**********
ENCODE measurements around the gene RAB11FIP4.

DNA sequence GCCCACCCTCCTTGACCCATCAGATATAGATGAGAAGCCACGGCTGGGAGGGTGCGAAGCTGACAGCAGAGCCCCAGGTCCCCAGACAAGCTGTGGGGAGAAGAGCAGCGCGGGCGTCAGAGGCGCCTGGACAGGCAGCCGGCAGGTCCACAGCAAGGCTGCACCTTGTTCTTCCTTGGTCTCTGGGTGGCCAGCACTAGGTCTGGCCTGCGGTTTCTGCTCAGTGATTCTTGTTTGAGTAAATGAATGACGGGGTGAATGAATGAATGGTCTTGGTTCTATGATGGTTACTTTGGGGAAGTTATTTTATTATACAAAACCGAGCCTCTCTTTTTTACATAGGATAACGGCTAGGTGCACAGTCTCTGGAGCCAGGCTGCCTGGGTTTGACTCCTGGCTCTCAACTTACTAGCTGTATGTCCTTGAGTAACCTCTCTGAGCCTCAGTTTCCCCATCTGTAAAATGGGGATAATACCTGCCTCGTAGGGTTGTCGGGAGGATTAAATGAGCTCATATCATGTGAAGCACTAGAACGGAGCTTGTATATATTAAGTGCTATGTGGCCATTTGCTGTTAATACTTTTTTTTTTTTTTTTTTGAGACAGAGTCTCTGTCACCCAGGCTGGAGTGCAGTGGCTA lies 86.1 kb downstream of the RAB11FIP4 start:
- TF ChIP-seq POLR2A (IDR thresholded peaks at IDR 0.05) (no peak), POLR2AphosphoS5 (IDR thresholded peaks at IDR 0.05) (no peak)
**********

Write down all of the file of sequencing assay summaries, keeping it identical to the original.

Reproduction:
ENCODE measurements around the gene RAB11FIP4.

DNA sequence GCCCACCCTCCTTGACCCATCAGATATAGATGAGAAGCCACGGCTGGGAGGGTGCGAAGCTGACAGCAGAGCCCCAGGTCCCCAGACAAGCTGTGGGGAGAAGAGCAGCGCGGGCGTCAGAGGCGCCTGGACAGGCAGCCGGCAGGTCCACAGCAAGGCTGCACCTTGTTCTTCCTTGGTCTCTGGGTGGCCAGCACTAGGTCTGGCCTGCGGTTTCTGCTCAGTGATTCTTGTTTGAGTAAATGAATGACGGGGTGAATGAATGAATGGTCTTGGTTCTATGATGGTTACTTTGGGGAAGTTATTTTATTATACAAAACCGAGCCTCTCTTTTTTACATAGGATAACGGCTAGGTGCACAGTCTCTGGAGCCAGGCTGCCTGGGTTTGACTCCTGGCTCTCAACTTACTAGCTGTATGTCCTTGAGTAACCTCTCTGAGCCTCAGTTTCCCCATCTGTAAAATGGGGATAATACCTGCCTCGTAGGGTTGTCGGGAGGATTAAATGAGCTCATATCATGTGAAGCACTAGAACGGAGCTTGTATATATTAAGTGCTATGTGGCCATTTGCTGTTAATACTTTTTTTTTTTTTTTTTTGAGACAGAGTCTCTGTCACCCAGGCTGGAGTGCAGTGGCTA lies 86.1 kb downstream of the RAB11FIP4 start:
- TF ChIP-seq POLR2A (IDR thresholded peaks at IDR 0.05) (no peak), POLR2AphosphoS5 (IDR thresholded peaks at IDR 0.05) (no peak)